South East councils urge Hunt to back integration plan

22 Aug 16

A group of councils across the South East of England has called on Jeremy Hunt to back a plan for greater social care integration, saying they are “ready, willing and able” to lead collaboration across the region.

In a letter to the health secretary, the South East England Councils group said that it was clear that the current approach of separate health and social care systems was “unaffordable in the long-term”. The organisation, which represents 54 of the 74 councils in the region, set out a plan to help improve coordination. It suggests that councils should be recognised as equal partners to the NHS in redesigning services and agreeing a definition of integration that sets measurable goals for all organisations.

It also calls for local government to co-chair the development of sustainability and transformation plans and ensure government programmes, incentives and guidance align with these goals. This should include re-designing jobs and qualifications to bridge organisational differences between health and local government.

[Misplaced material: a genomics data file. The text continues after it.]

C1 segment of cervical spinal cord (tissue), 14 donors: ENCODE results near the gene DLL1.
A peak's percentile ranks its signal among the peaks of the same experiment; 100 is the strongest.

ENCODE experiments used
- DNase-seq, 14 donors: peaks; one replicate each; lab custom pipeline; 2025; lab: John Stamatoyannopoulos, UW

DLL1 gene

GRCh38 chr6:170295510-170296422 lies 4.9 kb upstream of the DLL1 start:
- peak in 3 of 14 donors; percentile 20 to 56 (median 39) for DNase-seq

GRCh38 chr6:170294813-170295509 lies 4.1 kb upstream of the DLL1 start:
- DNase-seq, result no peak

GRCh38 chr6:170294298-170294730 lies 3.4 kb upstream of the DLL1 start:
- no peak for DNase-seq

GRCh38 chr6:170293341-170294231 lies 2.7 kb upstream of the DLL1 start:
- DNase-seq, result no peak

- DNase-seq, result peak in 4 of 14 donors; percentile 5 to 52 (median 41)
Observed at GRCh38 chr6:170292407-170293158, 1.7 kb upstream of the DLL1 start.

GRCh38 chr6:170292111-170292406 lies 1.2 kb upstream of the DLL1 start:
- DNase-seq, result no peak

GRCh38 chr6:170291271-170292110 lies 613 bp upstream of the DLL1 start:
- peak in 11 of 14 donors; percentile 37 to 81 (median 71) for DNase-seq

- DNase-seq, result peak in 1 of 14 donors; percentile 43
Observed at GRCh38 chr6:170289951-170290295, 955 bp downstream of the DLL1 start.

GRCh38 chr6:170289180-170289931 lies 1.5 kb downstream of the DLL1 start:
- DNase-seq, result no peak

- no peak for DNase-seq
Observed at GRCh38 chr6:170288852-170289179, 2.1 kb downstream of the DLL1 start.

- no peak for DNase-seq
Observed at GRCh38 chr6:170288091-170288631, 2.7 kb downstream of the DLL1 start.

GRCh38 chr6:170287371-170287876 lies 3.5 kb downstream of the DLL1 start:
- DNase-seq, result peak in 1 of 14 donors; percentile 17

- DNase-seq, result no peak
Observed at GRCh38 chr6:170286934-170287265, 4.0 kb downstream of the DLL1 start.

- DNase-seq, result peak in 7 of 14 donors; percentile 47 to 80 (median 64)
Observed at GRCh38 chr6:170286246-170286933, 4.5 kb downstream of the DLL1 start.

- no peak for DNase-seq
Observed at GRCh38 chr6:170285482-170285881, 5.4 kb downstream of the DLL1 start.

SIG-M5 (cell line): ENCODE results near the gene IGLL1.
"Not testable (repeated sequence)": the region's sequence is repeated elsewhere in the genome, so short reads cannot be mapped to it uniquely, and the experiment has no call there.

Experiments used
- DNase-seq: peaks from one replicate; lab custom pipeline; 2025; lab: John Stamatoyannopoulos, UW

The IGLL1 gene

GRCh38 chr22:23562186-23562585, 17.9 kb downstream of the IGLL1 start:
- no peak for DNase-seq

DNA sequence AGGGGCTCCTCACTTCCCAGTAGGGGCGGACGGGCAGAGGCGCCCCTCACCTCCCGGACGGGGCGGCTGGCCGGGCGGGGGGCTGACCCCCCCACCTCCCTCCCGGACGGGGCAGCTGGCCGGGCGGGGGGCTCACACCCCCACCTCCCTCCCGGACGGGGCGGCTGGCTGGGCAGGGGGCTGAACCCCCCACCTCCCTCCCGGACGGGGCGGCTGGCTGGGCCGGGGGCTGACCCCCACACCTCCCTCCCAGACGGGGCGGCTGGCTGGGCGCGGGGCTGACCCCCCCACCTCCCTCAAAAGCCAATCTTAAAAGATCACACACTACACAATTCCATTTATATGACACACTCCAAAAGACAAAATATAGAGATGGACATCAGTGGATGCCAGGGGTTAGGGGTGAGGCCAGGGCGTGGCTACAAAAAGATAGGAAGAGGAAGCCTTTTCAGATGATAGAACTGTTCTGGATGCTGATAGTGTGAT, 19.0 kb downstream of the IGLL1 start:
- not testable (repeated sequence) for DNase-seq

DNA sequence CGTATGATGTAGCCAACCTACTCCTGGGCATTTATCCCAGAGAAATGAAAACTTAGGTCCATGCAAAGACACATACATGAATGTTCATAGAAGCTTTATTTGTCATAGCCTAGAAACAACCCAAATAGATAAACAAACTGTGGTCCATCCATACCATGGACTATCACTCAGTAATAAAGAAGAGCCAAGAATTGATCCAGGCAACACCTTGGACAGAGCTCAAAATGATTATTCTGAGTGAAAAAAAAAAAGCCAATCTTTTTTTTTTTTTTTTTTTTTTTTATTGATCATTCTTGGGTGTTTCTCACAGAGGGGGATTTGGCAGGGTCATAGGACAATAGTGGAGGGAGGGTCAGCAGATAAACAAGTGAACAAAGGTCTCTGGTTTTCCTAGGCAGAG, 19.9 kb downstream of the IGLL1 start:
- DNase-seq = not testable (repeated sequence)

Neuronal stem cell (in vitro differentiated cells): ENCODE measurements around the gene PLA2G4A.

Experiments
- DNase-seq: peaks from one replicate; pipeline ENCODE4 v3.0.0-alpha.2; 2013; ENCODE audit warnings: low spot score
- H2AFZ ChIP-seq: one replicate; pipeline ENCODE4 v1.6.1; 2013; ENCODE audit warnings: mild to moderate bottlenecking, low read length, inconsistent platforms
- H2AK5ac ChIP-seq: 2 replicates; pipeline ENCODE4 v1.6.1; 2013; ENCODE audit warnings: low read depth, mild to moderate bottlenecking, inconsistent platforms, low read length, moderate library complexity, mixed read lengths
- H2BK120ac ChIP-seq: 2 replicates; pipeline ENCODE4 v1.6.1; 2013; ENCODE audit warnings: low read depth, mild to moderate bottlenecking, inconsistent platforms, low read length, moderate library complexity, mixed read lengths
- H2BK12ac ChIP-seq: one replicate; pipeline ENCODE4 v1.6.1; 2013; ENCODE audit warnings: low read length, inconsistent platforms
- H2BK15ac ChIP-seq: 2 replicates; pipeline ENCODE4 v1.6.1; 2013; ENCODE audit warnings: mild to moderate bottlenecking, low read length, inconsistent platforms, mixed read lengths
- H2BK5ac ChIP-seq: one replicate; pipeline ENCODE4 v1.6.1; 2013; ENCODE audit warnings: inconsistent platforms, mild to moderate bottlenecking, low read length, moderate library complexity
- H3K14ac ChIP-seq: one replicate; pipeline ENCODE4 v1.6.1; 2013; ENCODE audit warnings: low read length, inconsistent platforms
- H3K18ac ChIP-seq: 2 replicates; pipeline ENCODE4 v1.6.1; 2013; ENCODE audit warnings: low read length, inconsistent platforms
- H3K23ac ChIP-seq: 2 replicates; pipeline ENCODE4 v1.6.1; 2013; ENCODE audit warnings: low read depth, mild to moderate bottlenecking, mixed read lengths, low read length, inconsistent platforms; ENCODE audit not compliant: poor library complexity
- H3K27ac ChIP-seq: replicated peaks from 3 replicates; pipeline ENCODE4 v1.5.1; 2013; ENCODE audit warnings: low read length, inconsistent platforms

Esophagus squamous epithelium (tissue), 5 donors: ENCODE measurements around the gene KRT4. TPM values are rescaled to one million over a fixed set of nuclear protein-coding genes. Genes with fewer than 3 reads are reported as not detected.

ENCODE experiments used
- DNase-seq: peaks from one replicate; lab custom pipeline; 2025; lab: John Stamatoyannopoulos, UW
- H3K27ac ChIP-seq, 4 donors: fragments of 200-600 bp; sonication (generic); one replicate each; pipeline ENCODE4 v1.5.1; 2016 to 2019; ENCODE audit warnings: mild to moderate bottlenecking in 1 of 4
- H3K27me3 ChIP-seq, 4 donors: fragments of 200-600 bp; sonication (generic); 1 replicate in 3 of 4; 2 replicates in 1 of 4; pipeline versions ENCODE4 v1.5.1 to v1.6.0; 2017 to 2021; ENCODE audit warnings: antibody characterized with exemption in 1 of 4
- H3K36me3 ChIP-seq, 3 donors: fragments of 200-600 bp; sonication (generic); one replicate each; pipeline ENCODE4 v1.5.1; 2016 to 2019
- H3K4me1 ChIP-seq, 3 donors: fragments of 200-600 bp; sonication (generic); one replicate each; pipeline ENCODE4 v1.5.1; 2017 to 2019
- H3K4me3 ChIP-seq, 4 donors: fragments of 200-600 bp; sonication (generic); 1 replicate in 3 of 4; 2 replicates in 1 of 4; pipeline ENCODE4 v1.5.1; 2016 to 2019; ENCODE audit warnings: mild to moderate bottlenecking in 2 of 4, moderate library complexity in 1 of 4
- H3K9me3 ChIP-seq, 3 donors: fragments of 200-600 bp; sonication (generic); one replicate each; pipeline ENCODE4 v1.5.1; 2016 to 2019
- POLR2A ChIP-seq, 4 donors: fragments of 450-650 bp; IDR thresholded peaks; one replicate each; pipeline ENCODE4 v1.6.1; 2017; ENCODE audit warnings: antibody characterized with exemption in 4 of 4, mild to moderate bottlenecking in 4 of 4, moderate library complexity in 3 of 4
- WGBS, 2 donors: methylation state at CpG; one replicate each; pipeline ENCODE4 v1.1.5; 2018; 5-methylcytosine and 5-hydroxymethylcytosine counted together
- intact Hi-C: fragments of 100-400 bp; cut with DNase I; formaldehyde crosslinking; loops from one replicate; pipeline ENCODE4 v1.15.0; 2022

Roy Perry, SEEC’s deputy chair said the sustainability and transformation plans could offer a way forward for integration, but were mainly NHS led. In an initial round of appointments, only two of the eight leaders for the STP areas [not sure what this refers to] were from local government.

Rapid growth in the ageing population would mean extra social care funding would be needed, Perry stated. Current budgets will not meet needs as the number of over-75s in the South East is predicted to almost double to 1.5 million by 2039.

“We feel opportunities are being missed to create partnerships that also draw on councils’ skills in delivering efficient, locally-tailored services that meet people’s needs and focus on prevention,” he added.

The eight-point plan is:

• SEEC authorities to co-chair STPs and other initiatives

• Local authorities to be recognised as equal partners with NHS in redesigning services

• Councils to be involved in agreeing a definition of integration that sets measurable goals for all organisations

• SEEC to help ensure government programmes, incentives and guidance align with these goals

• Re-designing jobs and qualifications to bridge organisational differences

• Developing common use of data to help eliminate duplication, identify efficiencies and quantify savings

• An acknowledgement of the role that housing plays in preventing ill-health

• Light-touch guidance on essential requirements for integration

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